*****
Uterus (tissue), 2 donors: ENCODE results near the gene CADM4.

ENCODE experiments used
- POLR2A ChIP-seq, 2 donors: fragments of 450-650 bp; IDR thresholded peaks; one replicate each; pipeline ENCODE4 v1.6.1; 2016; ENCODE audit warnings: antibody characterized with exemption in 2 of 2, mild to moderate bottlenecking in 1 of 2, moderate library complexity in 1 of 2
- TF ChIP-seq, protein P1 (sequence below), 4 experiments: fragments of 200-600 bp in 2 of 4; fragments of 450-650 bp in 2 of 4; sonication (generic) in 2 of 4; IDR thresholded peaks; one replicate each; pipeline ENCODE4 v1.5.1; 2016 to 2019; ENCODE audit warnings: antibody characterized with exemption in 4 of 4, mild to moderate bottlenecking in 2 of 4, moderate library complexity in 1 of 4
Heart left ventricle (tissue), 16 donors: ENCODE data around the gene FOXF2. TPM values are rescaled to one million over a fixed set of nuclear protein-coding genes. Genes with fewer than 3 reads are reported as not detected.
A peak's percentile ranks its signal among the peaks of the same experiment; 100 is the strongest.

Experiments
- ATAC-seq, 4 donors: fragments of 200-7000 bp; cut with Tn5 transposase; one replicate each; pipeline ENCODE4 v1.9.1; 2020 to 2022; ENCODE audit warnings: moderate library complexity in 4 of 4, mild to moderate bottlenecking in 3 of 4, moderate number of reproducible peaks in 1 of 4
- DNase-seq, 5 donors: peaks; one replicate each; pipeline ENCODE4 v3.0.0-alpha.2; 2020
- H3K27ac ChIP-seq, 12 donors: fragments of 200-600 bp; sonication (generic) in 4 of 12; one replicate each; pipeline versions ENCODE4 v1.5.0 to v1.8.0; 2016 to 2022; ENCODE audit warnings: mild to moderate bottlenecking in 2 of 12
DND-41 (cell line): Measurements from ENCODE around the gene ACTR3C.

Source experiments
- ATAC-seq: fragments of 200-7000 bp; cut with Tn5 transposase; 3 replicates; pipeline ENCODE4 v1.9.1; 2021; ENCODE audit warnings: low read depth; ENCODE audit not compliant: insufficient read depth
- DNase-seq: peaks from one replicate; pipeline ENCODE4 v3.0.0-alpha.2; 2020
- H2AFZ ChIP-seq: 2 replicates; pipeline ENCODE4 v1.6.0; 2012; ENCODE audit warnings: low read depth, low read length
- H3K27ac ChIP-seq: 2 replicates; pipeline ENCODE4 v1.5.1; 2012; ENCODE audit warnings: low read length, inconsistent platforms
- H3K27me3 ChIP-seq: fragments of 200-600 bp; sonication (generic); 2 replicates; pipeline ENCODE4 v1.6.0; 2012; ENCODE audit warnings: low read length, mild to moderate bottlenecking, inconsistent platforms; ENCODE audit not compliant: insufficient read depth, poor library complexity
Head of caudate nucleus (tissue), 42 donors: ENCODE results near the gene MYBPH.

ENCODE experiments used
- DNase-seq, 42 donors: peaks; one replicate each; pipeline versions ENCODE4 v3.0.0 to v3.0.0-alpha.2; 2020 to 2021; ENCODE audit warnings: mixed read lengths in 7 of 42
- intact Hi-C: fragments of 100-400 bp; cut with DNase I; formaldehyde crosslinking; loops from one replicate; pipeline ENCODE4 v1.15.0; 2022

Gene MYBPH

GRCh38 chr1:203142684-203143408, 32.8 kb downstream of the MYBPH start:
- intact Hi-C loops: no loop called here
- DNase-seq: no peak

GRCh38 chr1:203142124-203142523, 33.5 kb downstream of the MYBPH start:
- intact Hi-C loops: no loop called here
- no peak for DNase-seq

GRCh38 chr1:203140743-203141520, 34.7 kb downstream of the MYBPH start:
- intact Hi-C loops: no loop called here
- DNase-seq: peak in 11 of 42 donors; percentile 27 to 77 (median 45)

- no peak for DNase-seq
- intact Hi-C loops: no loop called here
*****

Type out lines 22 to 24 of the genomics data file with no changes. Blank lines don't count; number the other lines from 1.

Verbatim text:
Gene MYBPH

GRCh38 chr1:203142684-203143408, 32.8 kb downstream of the MYBPH start:
- intact Hi-C loops: no loop called here